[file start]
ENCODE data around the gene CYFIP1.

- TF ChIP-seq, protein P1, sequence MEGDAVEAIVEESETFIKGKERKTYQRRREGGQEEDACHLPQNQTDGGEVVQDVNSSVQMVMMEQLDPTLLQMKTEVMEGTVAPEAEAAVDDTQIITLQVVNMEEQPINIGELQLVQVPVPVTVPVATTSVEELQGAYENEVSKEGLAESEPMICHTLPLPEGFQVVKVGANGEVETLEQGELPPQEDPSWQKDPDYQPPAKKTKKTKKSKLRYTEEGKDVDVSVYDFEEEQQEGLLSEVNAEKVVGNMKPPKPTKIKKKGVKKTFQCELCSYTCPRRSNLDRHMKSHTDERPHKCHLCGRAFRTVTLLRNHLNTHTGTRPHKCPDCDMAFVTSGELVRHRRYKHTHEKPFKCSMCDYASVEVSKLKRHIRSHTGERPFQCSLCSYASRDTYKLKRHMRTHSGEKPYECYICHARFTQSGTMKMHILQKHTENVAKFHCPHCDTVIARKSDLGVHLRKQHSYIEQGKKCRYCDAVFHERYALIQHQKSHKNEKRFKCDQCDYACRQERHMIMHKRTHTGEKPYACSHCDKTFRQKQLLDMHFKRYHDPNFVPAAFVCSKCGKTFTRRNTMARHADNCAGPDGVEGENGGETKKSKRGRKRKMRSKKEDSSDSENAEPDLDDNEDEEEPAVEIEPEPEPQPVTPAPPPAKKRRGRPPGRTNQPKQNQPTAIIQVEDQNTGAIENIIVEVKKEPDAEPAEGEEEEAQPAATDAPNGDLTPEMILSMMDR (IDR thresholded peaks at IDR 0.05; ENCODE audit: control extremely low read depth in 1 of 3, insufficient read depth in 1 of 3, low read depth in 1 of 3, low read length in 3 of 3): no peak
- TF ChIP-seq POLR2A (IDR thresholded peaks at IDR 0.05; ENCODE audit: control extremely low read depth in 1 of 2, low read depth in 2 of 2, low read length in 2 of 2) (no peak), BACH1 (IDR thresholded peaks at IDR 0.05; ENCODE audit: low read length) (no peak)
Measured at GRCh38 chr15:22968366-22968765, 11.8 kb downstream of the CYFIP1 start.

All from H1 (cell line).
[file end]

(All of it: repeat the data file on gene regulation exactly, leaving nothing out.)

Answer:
ENCODE data around the gene CYFIP1.

- TF ChIP-seq, protein P1, sequence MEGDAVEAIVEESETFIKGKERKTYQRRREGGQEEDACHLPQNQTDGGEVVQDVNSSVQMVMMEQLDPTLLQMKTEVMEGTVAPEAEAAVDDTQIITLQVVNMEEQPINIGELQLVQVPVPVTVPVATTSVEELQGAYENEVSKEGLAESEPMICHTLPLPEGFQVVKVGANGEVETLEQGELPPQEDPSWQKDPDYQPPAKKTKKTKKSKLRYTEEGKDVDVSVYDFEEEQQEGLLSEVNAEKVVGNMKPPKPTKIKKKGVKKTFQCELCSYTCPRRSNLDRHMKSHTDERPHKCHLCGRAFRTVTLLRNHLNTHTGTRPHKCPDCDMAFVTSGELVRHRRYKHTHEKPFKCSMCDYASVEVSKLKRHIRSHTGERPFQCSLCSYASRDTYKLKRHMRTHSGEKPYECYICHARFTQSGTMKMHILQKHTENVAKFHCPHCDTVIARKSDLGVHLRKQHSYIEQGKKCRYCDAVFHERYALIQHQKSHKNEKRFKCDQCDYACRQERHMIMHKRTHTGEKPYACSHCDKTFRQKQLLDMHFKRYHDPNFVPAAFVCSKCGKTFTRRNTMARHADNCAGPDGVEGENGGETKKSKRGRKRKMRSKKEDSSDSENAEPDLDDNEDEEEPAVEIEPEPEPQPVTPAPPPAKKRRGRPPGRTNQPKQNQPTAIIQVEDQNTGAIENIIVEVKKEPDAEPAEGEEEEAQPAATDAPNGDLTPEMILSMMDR (IDR thresholded peaks at IDR 0.05; ENCODE audit: control extremely low read depth in 1 of 3, insufficient read depth in 1 of 3, low read depth in 1 of 3, low read length in 3 of 3): no peak
- TF ChIP-seq POLR2A (IDR thresholded peaks at IDR 0.05; ENCODE audit: control extremely low read depth in 1 of 2, low read depth in 2 of 2, low read length in 2 of 2) (no peak), BACH1 (IDR thresholded peaks at IDR 0.05; ENCODE audit: low read length) (no peak)
Measured at GRCh38 chr15:22968366-22968765, 11.8 kb downstream of the CYFIP1 start.

All from H1 (cell line).